Review: Midgard Heroes

Following up on Southland Heroes, Kobold Press has released Midgard Heroes. This book contains races and backgrounds for the 5th Edition of Dungeons & Dragons based on Kobold Press’ Midgard campaign setting. It is now available on the Kobold Press website and likely DriveThruRPG.

Honestly, being the more traditional release, I’m uncertain why this followed Southland Heroes.

What Is It?IMG_0789

This product is a short 28-pages document offering a taste of player content for the world of Midgard. It includes 10 new races (alseid, centaur, dragonkin, gearforged, ghoul, kobold, minotaur, ravenfolk, shadow fey, and trollkin) and 7 “new” backgrounds (corsair, darkling, fey-touched, guild merchant, master craftsmen, nomad, and raider).  

Like the other 3rd Party Products for 5e, this is published for the “5th Edition of the world’s most popular roleplaying game” using the Open Game Licence and the 3e System Reference Document.

The Good

Unsurprisingly, this book features excellent art and good production values, and I did not catch any typos or problems in the text. Like Southland Heroes, this product likely recycles art from other Midgard products (those written for the Pathfinder Roleplaying Game), but since the products are not likely to be owned by 5e fans, this reuse is mostly invisible (save the minotaur). This books is also effectively a conversion of PFRPG material to 5e (specifically the Advanced Races product line), so it makes sense to share art resources between the two.

There is a goodly amount of flavour text in most races, a significant improvement from Southland Heroes. The book still lags behind the fluff races receive in the official 5e books, but the disparity has shrunk.

Most importantly for players & Dungeon Masters, the races in this product seems fairly well balanced. 5th Edition is a little looser in terms of power balance between options than 4e, but these seem well thought out and perhaps even playtested. Nothing jumped out at me as offensively broken or problematic. For example, while I might bemoan the alseid for being a little weak, but it’s not dramatically underpowered and should hold its own. I think I’d allow every option in this book into my game if asked (setting appropriateness aside). IMG_0790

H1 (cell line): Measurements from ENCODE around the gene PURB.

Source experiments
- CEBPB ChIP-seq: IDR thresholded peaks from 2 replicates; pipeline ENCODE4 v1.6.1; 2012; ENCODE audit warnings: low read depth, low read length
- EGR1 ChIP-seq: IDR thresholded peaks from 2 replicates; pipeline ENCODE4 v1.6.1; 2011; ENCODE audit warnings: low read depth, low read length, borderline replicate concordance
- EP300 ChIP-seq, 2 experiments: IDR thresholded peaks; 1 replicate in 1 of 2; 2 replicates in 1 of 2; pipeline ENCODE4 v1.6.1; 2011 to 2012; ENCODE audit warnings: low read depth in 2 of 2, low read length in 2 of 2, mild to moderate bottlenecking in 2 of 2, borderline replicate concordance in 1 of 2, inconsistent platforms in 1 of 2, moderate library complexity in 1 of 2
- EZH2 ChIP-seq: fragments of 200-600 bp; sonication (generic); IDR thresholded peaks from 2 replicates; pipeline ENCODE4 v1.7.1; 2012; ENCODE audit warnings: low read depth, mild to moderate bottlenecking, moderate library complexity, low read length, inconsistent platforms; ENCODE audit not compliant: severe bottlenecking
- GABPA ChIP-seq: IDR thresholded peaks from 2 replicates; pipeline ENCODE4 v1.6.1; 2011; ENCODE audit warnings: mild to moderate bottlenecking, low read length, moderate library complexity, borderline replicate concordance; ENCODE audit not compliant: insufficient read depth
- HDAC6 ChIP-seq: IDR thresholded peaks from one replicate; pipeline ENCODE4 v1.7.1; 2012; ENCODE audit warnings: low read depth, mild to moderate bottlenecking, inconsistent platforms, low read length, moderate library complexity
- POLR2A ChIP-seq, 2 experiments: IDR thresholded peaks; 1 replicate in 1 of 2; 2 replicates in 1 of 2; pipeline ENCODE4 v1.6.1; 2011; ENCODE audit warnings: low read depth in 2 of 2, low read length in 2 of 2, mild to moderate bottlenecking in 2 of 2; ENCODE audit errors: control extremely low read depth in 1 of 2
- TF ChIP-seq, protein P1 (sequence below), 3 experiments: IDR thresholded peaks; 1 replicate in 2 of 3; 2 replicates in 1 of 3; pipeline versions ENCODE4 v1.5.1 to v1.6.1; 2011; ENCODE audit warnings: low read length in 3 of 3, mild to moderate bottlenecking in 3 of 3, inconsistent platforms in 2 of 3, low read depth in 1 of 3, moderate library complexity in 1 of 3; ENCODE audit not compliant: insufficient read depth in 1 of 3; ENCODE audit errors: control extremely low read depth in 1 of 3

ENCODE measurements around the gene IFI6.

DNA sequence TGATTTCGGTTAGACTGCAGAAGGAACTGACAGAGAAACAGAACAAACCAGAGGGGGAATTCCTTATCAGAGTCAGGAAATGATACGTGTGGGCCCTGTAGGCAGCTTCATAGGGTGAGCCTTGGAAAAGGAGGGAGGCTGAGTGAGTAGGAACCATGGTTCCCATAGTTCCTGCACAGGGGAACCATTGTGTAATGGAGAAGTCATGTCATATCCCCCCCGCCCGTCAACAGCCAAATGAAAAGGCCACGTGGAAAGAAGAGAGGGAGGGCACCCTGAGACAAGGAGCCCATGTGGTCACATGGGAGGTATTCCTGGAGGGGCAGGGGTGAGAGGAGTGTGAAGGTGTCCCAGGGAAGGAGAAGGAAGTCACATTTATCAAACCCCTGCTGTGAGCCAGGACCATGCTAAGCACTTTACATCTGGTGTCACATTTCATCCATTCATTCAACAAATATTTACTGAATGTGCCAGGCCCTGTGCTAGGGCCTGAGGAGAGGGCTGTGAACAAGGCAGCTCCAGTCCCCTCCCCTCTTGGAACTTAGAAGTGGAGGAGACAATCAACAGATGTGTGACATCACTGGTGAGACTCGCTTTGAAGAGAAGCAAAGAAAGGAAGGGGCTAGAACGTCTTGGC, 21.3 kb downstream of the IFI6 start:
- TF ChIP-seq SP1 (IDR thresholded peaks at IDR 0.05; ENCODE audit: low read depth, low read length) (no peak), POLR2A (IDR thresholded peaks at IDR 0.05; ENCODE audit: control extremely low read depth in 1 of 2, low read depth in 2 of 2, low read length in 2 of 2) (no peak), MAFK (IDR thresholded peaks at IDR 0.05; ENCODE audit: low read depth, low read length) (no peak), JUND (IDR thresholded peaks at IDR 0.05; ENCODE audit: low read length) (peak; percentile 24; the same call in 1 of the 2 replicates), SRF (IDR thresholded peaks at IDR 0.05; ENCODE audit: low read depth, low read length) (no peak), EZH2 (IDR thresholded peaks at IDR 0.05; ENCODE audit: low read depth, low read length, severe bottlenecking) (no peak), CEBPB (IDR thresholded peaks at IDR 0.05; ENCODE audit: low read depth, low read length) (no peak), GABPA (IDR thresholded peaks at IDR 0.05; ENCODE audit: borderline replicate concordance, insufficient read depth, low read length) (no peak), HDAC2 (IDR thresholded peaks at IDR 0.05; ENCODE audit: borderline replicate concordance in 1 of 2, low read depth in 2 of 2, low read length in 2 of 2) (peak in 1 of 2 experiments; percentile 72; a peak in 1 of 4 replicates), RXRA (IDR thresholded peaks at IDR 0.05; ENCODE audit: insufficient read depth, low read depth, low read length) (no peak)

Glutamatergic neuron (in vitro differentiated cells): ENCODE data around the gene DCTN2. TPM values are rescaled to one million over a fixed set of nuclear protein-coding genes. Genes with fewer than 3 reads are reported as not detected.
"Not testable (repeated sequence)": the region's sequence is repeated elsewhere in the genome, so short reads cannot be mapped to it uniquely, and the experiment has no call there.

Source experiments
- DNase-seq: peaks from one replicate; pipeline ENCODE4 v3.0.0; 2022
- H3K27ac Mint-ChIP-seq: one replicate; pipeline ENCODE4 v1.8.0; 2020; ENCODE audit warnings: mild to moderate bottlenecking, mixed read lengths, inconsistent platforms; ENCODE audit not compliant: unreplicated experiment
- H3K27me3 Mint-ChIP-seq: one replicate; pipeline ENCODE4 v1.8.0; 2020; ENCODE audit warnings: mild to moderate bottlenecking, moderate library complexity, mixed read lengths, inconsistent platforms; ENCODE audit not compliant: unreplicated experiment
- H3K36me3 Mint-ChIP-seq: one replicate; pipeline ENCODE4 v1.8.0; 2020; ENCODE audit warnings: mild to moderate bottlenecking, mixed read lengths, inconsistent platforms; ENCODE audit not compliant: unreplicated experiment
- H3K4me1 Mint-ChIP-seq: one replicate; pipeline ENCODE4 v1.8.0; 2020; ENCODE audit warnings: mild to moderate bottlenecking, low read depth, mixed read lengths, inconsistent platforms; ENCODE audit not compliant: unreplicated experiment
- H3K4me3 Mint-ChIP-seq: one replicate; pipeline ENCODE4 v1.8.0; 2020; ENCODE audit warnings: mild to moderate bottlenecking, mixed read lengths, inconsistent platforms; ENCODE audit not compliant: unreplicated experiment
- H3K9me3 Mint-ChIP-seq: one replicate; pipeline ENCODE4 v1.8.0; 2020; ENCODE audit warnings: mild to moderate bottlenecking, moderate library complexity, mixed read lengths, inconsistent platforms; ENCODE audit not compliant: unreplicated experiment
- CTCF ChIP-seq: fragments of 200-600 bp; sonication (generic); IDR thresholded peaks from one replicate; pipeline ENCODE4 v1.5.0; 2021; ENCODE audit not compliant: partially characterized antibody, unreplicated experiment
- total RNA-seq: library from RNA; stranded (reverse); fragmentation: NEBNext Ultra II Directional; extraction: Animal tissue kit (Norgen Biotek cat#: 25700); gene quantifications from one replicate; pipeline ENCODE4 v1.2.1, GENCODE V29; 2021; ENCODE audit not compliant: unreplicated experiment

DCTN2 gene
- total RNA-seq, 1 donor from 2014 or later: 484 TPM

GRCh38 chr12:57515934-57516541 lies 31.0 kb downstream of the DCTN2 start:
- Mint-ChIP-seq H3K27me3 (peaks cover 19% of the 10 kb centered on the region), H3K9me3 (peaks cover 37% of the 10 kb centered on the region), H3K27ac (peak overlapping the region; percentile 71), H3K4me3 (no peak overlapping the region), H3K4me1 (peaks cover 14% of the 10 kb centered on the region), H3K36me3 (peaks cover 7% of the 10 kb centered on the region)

Most of the races in this book are also fairly generic, and would effortlessly fit into any fantasy campaign setting. Even the races unique to Midgard – like the trollkin, ravenfolk, and alseid – easily fit into most worlds. The dragonkin are different than dragonborn, but have a neat magical flavour that might work well in a Dragonlance game, or a setting with multiple varieties of dragonborn. Only the gearforged seems like it would be a tricky addition, but it makes a nice alternative to the warforged (even for people playing Eberron, as they might desire a slight variant or warforged built for a different task).

Similarly, the backgrounds are easy to incorporate into many campaign settings. Whether or not an individual background will work varies on a game-by-game basis, but options like corsair, raider, and nomad should fit most worlds with little work.

Interspersed throughout the text are assorted sidebars. One has a spell, a couple give some design notes, and the rest have extra world lore. As someone who does some game design on the side for fun, I liked getting the “peak behind the curtain” at some of the design considerations. It certainly changed how I reviewed this the book, by reversing one of my complaints.

The Bad

Starting with the traits that caught my eye, the gearforged and darakhul are standard humanoids and not “undead” or “constructs”. This is a little odd, but defended as the races would be immune to many spells and would not benefit from healing. Since most had a big racial trait that added immunities to the races, I wonder if it would have been more interesting to instead add  clarifications and variants that allowed them to be affected by the magic. But that’s a stylistic choice and not really a huge problem. The route they took works just fine.